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Tobacco and Humanity: A Troubled Timeline

About eight thousand years ago, a nightshade plant sprouted throughout the Americas. Its potent effects would bring millions to addiction, slavery, and death. In addition, it would enable the United States to rise from the chaos of colonies to the surplus of superpower. Tobacco has been the subject of epic poetry, the instigator in civil wars, the soother of chronic pain, the pinnacle of industry, the enabler of shamanistic visions, and the murderer of the masses. The saga of tobacco has been gruesome, but the future might be brighter.

 

tobacco plantation

 

100 B.C.: Natives throughout the Americas use tobacco for religious and medicinal purposes. It was used to dress wounds and alleviate pain. Shamanic rituals involved massive overdoses for hallucinatory effects.

1492: Christopher Columbus samples dried tobacco leaves from the indigenous Americans. Colonists introduced tobacco to Europe.

1571: Spanish doctor Nicolas Manardes touts tobacco as a cure-all, claiming the plant could cure 36 ailments.

1588: Thomas Harriet of Virginia advocates smoking tobacco, as opposed to chewing the leaves.

1611: Tobacco becomes the chief crop of Jamestown. Slave labor accommodated the agricultural demands of the colony. Slavery would drive the economy for hundreds of years.

1776: The thriving tobacco industry helps finance the American Revolution. Tobacco was served as collateral for loans the Americans borrowed from France. Historians have claimed a young America could not have survived without this crop.

1836: New Englander Samuel Green declares tobacco to be an insecticide, and proposes it could be lethal to humans.

1860: The American Civil War erupts. At the heart of the conflict was slavery. A huge percentage of slave labor was applied in tobacco plantations.

1902: Phillip Morris establishes a New York headquarters. Marlboro would become one of the most successful brands in history.

1910: Beloved literary curmudgeon Mark Twain dies of his self-described “tobacco heart.”

1914-1918: Cigarette use explodes during the Great War.

1939: First patent for nicotine extraction produced by Clarence E. McCoy. This process would separate the chemical from the plant, paving the way for smoking-alternatives.

1939-1945: Cigarette sales achieve an all-time high during World War II. Cigarettes are supplied in military rations.

1963: Herbert A. Gilbert invents the electronic cigarette. The product failed to reach a wide market in its time.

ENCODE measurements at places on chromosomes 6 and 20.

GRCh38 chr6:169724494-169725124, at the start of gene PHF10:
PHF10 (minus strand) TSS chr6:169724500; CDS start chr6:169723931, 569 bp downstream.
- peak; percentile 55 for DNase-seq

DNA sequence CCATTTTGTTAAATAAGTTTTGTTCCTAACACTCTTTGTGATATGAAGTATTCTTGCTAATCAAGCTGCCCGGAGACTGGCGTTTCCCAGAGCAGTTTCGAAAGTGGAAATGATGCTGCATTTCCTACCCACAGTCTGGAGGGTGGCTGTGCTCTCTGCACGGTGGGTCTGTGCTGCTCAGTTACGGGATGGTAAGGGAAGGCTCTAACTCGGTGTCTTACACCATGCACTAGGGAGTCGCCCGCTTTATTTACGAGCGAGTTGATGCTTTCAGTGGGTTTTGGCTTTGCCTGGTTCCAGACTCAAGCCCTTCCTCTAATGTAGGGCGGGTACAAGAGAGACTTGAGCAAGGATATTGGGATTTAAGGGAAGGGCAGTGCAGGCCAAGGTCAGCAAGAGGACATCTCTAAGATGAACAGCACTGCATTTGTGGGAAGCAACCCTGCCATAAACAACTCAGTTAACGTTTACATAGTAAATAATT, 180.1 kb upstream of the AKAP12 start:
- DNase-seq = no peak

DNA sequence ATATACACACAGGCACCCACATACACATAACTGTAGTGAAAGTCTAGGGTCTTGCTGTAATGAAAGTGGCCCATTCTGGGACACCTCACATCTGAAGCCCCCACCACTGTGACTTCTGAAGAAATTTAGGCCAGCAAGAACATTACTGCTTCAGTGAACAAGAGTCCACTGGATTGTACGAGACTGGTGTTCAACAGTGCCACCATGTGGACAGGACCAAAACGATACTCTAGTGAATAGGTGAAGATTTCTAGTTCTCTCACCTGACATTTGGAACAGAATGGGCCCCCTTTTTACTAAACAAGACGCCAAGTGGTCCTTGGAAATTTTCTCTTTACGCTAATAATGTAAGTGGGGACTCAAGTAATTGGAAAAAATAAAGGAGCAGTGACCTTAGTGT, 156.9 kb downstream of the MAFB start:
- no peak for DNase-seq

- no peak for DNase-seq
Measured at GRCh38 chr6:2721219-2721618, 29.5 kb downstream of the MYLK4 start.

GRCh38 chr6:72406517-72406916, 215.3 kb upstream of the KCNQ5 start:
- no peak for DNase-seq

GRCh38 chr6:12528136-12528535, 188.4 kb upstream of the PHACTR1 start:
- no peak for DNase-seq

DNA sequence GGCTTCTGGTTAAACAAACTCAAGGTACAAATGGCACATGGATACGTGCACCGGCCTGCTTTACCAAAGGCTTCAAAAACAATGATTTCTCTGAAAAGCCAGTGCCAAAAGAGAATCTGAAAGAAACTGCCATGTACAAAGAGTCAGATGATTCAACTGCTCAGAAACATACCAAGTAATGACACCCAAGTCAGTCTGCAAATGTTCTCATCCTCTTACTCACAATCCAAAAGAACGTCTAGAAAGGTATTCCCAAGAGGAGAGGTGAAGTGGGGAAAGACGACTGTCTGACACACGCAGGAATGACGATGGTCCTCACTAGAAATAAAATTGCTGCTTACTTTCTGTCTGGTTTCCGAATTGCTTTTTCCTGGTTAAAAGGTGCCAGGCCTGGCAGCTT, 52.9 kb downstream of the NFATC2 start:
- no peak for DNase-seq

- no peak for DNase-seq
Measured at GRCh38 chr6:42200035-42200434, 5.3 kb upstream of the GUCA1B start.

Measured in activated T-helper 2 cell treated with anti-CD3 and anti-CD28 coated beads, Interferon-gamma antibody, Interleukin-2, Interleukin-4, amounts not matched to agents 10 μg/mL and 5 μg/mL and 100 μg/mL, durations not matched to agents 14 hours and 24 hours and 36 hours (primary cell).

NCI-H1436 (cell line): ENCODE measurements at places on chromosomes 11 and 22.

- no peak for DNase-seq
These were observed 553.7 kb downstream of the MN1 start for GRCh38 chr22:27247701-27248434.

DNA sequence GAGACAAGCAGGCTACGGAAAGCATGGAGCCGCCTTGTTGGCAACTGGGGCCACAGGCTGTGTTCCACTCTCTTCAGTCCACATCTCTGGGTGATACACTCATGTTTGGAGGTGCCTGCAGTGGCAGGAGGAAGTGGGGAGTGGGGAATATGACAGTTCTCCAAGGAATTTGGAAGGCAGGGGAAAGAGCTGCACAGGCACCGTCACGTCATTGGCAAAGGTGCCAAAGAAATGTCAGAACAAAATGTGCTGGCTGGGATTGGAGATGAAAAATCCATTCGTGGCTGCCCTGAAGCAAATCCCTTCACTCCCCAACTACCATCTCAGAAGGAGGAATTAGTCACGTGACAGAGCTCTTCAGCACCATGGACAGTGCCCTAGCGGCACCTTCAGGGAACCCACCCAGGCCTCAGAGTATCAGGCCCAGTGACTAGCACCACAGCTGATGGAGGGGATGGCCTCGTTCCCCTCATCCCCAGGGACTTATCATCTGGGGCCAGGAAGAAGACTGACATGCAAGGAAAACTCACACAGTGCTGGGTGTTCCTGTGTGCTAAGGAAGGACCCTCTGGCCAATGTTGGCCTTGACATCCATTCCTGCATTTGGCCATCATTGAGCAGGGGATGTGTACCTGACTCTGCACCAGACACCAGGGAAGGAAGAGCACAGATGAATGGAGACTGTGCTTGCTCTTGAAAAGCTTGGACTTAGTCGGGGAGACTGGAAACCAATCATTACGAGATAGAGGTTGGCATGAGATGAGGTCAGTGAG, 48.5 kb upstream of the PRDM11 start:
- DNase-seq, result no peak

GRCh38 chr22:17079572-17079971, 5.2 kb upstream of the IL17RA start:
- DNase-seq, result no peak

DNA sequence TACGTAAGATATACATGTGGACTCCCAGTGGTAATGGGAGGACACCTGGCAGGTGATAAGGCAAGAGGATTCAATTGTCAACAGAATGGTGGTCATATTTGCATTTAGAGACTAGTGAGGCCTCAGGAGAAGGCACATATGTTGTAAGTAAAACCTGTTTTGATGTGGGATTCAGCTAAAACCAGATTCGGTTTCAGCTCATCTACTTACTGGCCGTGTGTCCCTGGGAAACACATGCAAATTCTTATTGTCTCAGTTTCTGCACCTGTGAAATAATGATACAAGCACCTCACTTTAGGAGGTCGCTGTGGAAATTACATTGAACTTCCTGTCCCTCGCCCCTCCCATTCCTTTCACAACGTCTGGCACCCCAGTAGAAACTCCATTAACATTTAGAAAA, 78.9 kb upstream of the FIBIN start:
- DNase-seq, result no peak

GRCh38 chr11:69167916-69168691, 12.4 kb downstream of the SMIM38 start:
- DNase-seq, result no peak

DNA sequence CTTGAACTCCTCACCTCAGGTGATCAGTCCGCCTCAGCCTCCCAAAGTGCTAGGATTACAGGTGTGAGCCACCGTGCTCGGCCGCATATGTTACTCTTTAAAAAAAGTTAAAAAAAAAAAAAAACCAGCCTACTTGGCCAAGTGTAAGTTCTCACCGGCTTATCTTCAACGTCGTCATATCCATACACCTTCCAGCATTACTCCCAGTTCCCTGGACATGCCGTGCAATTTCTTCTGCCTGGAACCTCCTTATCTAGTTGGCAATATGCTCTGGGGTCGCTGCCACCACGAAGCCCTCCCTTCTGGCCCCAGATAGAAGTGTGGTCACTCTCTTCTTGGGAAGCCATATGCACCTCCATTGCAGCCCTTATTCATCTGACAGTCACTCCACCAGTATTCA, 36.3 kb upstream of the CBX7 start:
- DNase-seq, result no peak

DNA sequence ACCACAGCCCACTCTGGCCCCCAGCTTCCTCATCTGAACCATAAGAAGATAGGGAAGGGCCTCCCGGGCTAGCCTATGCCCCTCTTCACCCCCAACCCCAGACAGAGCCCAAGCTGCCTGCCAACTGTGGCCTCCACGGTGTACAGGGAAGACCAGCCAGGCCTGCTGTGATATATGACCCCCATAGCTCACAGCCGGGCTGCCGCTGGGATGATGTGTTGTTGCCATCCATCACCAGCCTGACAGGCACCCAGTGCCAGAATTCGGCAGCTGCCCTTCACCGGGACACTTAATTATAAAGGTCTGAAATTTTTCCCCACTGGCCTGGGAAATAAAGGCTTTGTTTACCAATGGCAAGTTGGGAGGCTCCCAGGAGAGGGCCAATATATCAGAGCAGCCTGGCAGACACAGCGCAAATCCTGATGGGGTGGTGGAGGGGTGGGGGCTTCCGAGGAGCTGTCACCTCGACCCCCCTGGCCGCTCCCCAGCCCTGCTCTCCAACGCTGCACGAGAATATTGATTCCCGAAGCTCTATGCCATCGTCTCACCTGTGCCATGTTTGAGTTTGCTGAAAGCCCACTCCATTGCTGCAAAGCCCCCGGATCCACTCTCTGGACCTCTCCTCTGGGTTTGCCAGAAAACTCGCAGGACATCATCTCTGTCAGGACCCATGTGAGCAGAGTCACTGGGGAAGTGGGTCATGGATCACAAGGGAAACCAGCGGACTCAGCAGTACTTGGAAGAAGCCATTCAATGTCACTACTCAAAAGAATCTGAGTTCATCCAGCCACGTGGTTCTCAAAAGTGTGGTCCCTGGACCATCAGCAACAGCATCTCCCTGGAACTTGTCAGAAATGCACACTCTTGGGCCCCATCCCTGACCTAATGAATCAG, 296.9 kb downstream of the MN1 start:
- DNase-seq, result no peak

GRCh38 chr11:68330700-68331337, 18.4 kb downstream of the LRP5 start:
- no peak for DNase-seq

1964: A report on “Smoking and Health” is issued by the Surgeon General.

1990: Smoking is banned on all domestic flights, except to Alaska and Hawaii.

2000: Cumulative tobacco-related deaths for the 20th century estimated at 100 million.

2006: Inventor and medical researcher Hon Lik releases the first atomizer-battery-tank vaporizer. The modern vaping industry is born.

2014: The electronic cigarette industry continues to grow, bringing in an estimated 2 billion dollars annually.

Tobacco has a grisly history, but there is good news: tobacco-free nicotine use is becoming mainstream. There is an important distinction to be made between tobacco and nicotine: nicotine is the active ingredient in tobacco products, whereas tobacco is the plant which contains thousands of potent chemicals (nicotine is among them). We cut out thousands of hazardous chemicals, and deliver the nicotine with a chemically simple alternative. Nicotine shows promise when it comes to treating mental disorders, along with arthritis relief. There is a reason people have a storied relationship with this crop, and perhaps mankind and nicotine will always be linked. It is crucial for humanity to be proactive about nicotine’s future so we don’t repeat the mistakes of yesteryear.

Something to think about:

What can we do to change the future of nicotine consumption? How soon do you think these changes will be commonplace?

Tim Mechling
 

Tim is Mt Baker Vapor's resident creative weirdo. He writes, composes music, draws, designs, produces podcasts, investigates, and blows the trumpet for the Common Man.

  • Jordan says:

    It’s definitely important that we not hide the history tobacco has in this country. Thanks so much for this excellent resource on the timeline.

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